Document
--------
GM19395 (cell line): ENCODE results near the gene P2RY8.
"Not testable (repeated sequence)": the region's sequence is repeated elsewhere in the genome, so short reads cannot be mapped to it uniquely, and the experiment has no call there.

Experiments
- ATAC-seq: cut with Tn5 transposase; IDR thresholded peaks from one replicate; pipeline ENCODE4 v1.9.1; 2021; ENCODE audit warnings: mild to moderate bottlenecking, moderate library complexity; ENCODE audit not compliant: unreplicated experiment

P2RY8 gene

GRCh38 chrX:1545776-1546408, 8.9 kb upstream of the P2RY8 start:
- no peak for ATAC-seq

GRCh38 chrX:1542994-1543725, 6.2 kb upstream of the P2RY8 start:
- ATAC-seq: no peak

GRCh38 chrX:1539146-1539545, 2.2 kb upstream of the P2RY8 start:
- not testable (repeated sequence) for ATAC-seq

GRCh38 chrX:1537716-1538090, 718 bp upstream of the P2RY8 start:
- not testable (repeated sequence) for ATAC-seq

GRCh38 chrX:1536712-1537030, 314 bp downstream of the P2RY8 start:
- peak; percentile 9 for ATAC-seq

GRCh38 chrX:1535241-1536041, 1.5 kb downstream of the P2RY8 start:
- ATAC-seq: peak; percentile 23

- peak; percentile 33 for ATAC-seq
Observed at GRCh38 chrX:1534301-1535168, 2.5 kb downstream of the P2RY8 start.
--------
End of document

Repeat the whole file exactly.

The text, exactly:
GM19395 (cell line): ENCODE results near the gene P2RY8.
"Not testable (repeated sequence)": the region's sequence is repeated elsewhere in the genome, so short reads cannot be mapped to it uniquely, and the experiment has no call there.

Experiments
- ATAC-seq: cut with Tn5 transposase; IDR thresholded peaks from one replicate; pipeline ENCODE4 v1.9.1; 2021; ENCODE audit warnings: mild to moderate bottlenecking, moderate library complexity; ENCODE audit not compliant: unreplicated experiment

P2RY8 gene

GRCh38 chrX:1545776-1546408, 8.9 kb upstream of the P2RY8 start:
- no peak for ATAC-seq

GRCh38 chrX:1542994-1543725, 6.2 kb upstream of the P2RY8 start:
- ATAC-seq: no peak

GRCh38 chrX:1539146-1539545, 2.2 kb upstream of the P2RY8 start:
- not testable (repeated sequence) for ATAC-seq

GRCh38 chrX:1537716-1538090, 718 bp upstream of the P2RY8 start:
- not testable (repeated sequence) for ATAC-seq

GRCh38 chrX:1536712-1537030, 314 bp downstream of the P2RY8 start:
- peak; percentile 9 for ATAC-seq

GRCh38 chrX:1535241-1536041, 1.5 kb downstream of the P2RY8 start:
- ATAC-seq: peak; percentile 23

- peak; percentile 33 for ATAC-seq
Observed at GRCh38 chrX:1534301-1535168, 2.5 kb downstream of the P2RY8 start.